Change in Positions of the Sun, the Moon and the Stars
The sun appears to move across the sky from day to day due to the rotation of the earth around its own axis. This forms the basis of a night and a day as the sun sets in the east and sets in the west due to the rotation of the earth. The monthly shift in the sun’s position in the sky is due to the year-long revolution of the earth around the sun with its axis staying fixed in space, making it tilt various regions of our planet to the sun more than others in its revolution.
The moon appears to change its position in relation to the earth due its 27-day-long revolution around the earth. This causes the above pointed motion of our planet’s satellite in the sky as the earth is also rotating around its axis and revolving around the sun. These changes occur as the moon’s appearance varies in accordance to its relation to the earth as well as the sun changing the shape of its visible surface.
Stars seem to change their positions in the earth due to the changing position of the earth to them as it revolves around the sun and rotates about its axis. In fact, the stars are stationary within space making the earth the dynamic factor that leads to different views of the stars from different angles.
Ancient Geocentric Models of the Universe
By 350 BC, the geocentric model of the universe prevailed. This came after the confirmation that the earth is spherical. Aristotle and Ptolemy had their models of the universe based on the facts and theories that existed at the time. The earth was the center of the universe according to these models. Aristotle explicated his model based on the four elements of life: earth, water, air and fire. Air and fire rose when in the atmosphere and heavenly bodies did not fall onto the earth thus he hypothesized that different elements formed them. Ptolemy introduced equations into his geocentric model explaining that the center of orbits of the planets did not land on the earth.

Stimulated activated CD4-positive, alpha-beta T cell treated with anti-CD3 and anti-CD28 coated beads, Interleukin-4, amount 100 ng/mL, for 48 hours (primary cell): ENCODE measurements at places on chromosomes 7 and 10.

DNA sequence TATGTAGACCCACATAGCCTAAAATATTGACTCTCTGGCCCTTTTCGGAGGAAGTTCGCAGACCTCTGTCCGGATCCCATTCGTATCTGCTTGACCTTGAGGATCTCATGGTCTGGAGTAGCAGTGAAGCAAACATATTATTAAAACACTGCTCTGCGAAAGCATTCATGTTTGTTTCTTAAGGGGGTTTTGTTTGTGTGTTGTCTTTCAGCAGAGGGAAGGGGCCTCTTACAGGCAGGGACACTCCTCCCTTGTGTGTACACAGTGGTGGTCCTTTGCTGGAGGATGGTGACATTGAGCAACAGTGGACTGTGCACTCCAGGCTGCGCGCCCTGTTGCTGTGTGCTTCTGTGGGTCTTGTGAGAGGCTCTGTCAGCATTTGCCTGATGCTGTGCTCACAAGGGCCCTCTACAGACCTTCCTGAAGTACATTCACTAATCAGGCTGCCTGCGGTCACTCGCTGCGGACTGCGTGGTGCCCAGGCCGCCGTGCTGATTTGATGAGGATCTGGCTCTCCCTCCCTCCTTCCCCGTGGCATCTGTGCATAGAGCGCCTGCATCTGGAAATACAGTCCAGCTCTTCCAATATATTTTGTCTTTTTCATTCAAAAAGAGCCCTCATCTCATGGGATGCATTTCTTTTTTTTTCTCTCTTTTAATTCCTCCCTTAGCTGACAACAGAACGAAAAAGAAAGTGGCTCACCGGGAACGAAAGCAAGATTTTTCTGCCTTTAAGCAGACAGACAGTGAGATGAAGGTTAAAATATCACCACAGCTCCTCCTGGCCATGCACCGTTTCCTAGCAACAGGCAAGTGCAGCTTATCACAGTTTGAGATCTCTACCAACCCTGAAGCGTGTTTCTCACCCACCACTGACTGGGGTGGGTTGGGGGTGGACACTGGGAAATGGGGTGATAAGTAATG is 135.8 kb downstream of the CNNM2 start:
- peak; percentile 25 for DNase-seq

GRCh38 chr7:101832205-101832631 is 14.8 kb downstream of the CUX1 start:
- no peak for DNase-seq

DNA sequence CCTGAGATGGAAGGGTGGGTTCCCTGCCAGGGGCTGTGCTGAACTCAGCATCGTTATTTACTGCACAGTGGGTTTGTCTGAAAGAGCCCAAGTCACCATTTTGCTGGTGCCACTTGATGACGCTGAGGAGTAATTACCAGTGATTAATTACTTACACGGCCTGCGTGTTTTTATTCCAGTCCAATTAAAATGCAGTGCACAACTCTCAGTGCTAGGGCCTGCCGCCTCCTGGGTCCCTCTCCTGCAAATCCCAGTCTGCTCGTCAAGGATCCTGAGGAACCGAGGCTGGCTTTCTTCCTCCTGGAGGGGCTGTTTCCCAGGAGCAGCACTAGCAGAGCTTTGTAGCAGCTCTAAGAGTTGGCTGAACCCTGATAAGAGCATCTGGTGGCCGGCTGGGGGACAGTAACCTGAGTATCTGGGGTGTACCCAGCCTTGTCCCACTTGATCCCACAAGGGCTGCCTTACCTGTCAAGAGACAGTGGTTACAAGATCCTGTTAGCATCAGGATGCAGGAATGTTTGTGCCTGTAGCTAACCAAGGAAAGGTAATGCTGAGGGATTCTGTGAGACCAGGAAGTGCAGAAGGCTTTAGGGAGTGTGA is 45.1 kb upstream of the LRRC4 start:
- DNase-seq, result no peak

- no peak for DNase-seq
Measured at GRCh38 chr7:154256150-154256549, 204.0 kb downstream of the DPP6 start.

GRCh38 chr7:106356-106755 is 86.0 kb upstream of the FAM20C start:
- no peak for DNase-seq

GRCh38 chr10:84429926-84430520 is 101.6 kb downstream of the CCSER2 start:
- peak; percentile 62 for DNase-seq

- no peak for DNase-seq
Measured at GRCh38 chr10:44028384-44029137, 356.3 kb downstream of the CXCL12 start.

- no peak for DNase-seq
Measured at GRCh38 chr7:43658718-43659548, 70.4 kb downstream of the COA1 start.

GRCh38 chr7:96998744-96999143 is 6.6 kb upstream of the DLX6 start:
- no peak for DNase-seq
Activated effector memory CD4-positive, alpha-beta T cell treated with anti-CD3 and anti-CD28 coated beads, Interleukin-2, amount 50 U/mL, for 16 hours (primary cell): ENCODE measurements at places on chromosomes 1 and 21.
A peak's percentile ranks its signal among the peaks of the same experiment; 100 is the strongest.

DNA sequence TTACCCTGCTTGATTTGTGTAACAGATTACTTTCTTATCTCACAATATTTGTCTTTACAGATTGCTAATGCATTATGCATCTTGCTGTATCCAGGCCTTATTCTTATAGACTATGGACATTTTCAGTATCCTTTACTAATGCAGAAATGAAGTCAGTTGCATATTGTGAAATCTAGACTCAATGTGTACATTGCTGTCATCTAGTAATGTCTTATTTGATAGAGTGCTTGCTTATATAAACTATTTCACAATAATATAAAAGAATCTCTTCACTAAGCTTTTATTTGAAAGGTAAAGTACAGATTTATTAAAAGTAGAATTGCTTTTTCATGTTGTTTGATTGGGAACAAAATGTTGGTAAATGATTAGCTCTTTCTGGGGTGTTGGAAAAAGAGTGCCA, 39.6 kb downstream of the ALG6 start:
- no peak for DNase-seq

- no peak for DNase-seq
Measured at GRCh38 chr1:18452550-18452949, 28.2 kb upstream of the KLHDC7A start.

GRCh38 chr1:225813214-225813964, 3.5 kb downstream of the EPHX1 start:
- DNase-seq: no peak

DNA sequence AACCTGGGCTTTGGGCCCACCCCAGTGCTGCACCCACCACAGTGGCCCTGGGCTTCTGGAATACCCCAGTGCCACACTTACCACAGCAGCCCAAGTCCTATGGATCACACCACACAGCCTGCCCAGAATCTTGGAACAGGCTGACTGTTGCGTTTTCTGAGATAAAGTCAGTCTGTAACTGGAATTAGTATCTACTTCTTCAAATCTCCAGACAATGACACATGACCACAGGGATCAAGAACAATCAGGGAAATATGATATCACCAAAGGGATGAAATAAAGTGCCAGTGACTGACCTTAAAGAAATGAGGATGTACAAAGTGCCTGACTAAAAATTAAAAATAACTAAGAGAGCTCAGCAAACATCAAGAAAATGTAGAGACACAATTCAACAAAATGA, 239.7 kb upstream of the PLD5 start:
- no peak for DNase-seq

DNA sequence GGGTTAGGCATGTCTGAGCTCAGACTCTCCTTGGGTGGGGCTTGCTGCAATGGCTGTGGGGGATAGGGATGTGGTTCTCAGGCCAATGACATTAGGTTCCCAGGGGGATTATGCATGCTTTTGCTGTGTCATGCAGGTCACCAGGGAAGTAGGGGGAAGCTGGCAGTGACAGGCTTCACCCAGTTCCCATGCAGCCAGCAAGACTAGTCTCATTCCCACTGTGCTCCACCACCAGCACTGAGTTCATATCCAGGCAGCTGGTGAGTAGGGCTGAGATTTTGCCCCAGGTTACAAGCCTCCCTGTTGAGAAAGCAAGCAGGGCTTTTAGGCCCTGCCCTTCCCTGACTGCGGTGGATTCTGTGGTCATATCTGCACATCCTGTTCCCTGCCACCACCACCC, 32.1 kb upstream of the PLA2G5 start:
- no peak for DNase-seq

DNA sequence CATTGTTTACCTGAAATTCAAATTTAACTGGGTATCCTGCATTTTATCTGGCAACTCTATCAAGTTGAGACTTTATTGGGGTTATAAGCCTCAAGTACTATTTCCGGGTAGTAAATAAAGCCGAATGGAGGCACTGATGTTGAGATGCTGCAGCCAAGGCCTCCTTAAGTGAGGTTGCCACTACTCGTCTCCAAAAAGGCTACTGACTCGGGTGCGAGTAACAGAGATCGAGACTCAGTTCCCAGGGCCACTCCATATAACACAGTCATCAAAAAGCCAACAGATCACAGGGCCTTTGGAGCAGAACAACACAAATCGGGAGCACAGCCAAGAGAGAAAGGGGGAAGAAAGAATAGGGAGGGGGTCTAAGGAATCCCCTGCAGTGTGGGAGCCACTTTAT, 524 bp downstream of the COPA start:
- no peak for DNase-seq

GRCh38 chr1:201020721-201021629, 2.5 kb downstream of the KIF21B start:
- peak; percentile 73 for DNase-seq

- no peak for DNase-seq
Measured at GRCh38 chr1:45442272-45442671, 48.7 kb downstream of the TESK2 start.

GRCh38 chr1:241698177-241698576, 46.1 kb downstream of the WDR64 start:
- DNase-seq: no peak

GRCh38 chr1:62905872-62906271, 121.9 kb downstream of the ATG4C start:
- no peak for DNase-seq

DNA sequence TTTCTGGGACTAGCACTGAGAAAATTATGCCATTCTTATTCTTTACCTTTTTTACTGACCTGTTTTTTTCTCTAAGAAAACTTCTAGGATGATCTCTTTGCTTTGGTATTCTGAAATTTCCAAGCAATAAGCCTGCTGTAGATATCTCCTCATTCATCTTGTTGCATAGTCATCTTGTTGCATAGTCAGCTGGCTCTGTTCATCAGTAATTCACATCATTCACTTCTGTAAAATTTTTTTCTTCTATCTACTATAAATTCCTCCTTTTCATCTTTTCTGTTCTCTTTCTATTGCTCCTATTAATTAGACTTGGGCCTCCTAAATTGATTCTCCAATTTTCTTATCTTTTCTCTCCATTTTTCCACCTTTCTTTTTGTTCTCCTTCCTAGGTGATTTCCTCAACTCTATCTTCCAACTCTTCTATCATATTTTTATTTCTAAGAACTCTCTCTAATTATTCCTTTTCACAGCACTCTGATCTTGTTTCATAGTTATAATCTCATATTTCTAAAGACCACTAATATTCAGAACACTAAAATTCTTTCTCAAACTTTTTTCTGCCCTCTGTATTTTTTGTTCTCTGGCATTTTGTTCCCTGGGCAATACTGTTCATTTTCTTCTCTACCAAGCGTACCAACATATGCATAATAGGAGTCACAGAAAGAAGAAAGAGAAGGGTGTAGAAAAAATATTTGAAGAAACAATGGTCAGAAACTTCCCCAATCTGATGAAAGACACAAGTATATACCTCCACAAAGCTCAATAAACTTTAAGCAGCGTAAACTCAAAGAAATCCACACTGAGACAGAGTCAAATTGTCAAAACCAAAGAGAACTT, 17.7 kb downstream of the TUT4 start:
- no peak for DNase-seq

Several discoveries and means of explaining the structure of the universe arose during renaissance. The heliocentric model of the universe brought back Plato’s ideas of symmetry and order in the structure of the universe. New stars, sunspots and several heavenly objects discoveries led to the understanding of the universe. Instruments like the telescope that were invented during the renaissance aided in the exploration of the universe. Great scientists like Copernicus, Kepler, Brahe, Galileo and Newton turned tables in astronomy settling on correct astronomical deductions.
Galileo and Kepler
Johannes Kepler’s work contributed in astronomy in turning the view of the orbits of the planets as circular to elliptical. He improved on the Copernicus model that explained circular orbits that led to discrepancies in calculations. The elliptical orbits that Kepler suggested fitted into the data perfectly.
Galileo improved the Copernican view of the universe after developing a telescope that enabled him to scrutinize space efficiently. He observed the features of other planets and explained them to detail up to Saturn. The scientist observed the moons on other planets and explained the stars within the Milky Way. Galileo published works on the heliocentric model of the universe against the church’s warning.
The electromagnetic waves are electric and magnetic disturbances that have the capability of transferring energy from one point to another. They carry energy through space in the form of quanta (small energy packets). The analyzed waves are not affected by electric and magnetic fields making them resistant to alteration. Furthermore, they either have de-ionizing, rotational or vibratory properties that act as a measure with which information of their source can be obtained. Heavenly bodies emit them, and interception of those waves gives information about such heavenly objects.